Oys­ter sanc­tu­ary, study bill moves through leg­is­la­ture

Record Observer - - Opinion - By JOSH BOLLINGER jbollinger@star­dem.com

AN­NAPO­LIS — Con­tention sur­rounds a bill in the leg­is­la­ture that would re­strict the state Depart­ment of Nat­u­ral Re­sources (DNR) from chang­ing bound­aries of an oys­ter sanc­tu­ary un­til a study on Maryland’s oys­ter pop­u­la­tion is re­leased.

The state’s Oys­ter Ad­vi­sory Com­mis­sion (OAC), which makes rec­om­men­da­tions on oys­ter man­age­ment to DNR, in Fe­bru­ary re­leased a rec­om­men­da­tion that iden­ti­fies five ar­eas cur­rently un­der sanc­tu­ary sta­tus and partly opens them to a ro­ta­tional har­vest sched­ule.

The bill, House Bill 924, stops that rec­om­men­da­tion from tak­ing place un­til at least De­cem­ber 2018, when a study and stock as­sess­ment on Maryland’s oys­ter pop­u­la­tion is due to be re­leased.

Op­po­nents of the bill say it sub­verts the work of the OAC, which is made up of sci­en­tists, en­vi­ron­men­tal­ists, in­dus­try rep­re­sen­ta­tives, law­mak­ers and cit­i­zens and is said to be bal­anced in in­ter­ests.

Pro­po­nents of the bill say they don’t want to see harm come to sanc­tu­ar­ies by means of har­vest, and that the state should wait for the stock as­sess­ment re­port to be re­leased so reg­u­la­tors can have as much in­for­ma­tion be­fore them on which to base a de­ci­sion.

Kel­ley Cox, co-chair­man of the OAC and ex­ec­u­tive direc­tor of the Phillips Wharf En­vi­ron­men­tal Cen­ter on Til­gh­man Island, said work on the OAC takes some give and take. While there are ar­gu­ments at the meet­ings, the com­mis­sion is fi­nally start­ing to go in a pos­i­tive di­rec­tion and come to con­sen­sus on is­sues, she said.

“We know that it takes give and take and we’re fi­nally get­ting there, and I’m a lit­tle dis­mayed that there are peo­ple who aren’t pa­tient enough to wait for us to do our work and there’s peo­ple who need to dic­tate what needs to be done,” Cox said. “Some of these ar­eas could ac­tu­ally be brought back re­ally well with ro­ta­tional har­vest and in­vest­ment in them from the in­dus­try and other stake­hold­ers.”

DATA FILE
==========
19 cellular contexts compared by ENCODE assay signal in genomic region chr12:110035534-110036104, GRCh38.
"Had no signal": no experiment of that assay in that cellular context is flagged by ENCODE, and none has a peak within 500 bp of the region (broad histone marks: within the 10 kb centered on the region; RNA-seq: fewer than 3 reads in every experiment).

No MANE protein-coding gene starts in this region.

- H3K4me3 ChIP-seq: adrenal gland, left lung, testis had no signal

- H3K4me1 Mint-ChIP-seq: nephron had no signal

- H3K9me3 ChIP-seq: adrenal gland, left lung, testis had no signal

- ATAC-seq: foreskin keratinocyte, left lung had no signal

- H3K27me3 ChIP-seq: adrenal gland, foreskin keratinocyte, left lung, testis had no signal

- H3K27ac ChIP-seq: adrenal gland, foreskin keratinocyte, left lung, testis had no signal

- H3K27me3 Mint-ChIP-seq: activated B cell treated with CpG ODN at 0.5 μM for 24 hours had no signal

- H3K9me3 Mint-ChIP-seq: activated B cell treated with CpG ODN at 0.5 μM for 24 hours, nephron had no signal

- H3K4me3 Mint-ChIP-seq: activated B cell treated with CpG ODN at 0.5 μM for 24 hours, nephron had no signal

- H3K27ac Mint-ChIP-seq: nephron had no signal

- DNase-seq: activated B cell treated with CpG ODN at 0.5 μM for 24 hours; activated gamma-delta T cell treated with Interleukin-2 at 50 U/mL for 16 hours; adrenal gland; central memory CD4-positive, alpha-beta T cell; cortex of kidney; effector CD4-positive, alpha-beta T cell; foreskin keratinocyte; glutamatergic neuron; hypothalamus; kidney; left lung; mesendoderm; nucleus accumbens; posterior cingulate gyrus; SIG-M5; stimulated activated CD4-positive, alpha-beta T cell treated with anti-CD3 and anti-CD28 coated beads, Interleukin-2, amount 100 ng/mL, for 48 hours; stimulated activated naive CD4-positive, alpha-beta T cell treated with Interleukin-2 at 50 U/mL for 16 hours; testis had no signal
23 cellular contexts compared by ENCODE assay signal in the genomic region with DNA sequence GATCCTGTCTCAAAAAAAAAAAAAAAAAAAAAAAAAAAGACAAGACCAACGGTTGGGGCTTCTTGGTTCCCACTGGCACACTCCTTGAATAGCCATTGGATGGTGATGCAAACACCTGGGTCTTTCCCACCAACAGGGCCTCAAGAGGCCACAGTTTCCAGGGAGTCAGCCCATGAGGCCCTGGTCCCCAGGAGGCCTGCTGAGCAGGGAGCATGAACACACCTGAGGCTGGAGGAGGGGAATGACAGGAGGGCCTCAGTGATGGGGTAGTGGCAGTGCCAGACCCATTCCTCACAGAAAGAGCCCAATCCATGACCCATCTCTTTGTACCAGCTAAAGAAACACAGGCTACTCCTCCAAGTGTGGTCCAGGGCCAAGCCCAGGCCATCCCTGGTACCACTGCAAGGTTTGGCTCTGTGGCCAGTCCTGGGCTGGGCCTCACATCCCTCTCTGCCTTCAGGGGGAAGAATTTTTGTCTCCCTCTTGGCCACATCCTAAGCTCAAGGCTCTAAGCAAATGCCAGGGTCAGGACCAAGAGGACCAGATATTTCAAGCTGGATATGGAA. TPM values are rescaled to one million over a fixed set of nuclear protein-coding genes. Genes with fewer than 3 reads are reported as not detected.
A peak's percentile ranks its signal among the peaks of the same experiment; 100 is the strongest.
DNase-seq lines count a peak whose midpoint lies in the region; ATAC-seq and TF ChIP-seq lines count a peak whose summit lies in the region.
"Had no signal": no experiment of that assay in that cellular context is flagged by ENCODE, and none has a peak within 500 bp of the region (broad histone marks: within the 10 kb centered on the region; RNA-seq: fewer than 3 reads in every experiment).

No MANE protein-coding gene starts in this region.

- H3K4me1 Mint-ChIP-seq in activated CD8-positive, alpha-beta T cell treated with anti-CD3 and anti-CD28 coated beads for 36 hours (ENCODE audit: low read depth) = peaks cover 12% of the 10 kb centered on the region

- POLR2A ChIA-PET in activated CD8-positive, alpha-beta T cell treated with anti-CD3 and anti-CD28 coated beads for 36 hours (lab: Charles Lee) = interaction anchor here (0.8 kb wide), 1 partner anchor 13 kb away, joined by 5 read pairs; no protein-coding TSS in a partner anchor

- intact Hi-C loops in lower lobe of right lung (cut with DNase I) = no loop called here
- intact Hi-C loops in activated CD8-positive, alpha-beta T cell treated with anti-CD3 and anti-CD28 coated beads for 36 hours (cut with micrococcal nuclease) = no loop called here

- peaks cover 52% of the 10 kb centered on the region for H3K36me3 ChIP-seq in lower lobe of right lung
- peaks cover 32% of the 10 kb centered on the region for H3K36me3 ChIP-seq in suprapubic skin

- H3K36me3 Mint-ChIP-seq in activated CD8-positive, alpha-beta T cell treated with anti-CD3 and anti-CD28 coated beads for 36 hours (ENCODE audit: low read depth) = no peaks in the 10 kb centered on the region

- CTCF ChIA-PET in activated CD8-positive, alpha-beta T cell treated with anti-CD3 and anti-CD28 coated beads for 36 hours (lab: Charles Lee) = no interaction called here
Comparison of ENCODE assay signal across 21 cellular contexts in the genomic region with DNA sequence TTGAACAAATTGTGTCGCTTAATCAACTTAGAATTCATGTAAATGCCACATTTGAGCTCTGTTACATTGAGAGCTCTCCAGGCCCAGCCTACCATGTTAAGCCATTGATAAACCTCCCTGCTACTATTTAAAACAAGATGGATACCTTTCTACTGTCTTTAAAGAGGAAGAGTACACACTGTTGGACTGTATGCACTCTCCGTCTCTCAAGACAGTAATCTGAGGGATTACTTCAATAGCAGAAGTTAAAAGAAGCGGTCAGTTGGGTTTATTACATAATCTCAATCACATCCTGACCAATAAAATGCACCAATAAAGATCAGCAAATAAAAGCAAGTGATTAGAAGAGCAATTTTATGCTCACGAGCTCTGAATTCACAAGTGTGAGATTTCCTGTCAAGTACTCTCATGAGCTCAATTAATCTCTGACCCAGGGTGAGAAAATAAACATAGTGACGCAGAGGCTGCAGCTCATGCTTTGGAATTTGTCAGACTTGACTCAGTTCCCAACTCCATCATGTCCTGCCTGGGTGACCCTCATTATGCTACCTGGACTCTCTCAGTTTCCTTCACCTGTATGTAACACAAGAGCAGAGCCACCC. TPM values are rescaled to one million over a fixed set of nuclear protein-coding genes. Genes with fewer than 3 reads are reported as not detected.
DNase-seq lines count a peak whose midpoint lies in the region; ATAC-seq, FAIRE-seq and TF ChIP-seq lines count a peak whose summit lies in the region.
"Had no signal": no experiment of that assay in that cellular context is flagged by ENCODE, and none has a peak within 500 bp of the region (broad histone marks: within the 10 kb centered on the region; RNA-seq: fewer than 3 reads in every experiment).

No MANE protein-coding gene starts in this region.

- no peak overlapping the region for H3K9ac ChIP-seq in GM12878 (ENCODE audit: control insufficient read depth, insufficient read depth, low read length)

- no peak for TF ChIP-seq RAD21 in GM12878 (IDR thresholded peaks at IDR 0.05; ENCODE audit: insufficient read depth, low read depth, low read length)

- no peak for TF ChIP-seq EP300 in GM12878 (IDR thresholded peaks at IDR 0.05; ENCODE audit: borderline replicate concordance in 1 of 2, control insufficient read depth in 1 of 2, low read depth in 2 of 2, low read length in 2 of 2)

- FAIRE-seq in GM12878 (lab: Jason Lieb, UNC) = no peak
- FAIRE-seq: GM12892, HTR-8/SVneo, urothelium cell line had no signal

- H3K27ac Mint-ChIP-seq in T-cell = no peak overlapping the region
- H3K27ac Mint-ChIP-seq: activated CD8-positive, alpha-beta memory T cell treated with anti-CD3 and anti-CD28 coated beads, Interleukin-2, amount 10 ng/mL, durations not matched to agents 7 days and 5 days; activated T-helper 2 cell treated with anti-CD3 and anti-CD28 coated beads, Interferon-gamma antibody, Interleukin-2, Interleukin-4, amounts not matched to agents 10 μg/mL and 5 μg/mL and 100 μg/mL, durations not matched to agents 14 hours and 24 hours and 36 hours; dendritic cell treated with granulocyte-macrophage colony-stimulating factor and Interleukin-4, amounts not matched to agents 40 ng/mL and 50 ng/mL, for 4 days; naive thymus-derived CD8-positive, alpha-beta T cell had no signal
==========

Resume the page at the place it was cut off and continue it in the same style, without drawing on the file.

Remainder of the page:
Tak­ing a look at the state’s sanc­tu­ary bound­aries was one of the OAC’s charges when re­in­stated in July 2016, said Al­li­son Cordell, a leg­isla­tive of­fi­cer with DNR, which is op­posed to the bill.

Cordell and oth­ers against the bill in a hear­ing be­fore the Se­nate Ed­u­ca­tion, Health and En­vi­ron­men­tal Af­fairs Com­mit­tee on Thurs­day, March 23, ques­tioned what point there would be for the OAC to meet on the is­sue, should the leg­is­la­ture de­cide to in­ter­ject it­self in an is­sue that the com­mis­sion has worked hard over long meet­ings to come to a con­sen­sus on.

“HB 924 is an at­tempt to dic­tate one view point, in­stead of al­low­ing the process con­tinue to­ward con­sen­sus build­ing,” Cordell said. “The OAC is dis­cussing ways to get more oys­ters in the Bay, not how to take more out.”

DNR Shell­fish Man­ager Chris Judy said there are cur­rently 51 sanc­tu­ary ar­eas in Maryland wa­ters. The ro­ta­tional har­vest pro­posal is a lim­ited ap­proach, he said, fo­cus­ing on small parts of five sanc­tu­ary ar­eas that haven’t seen much in­vest­ment and are “largely un­der­pop­u­lated now” with “low lev­els of re­pro­duc­tion.”

“Th­e­ses pro­posed ar­eas are un­der­pop­u­lated, not re­pro­duc­ing very well; they need help,” Judy said. “So the idea is to plant seed oys­ter in them, boost the pop­u­la­tion, not har­vest all of them, and the end point in the de­sign ... would be an el­e­vated oys­ter pop­u­la­tion in these de­pressed ar­eas.”

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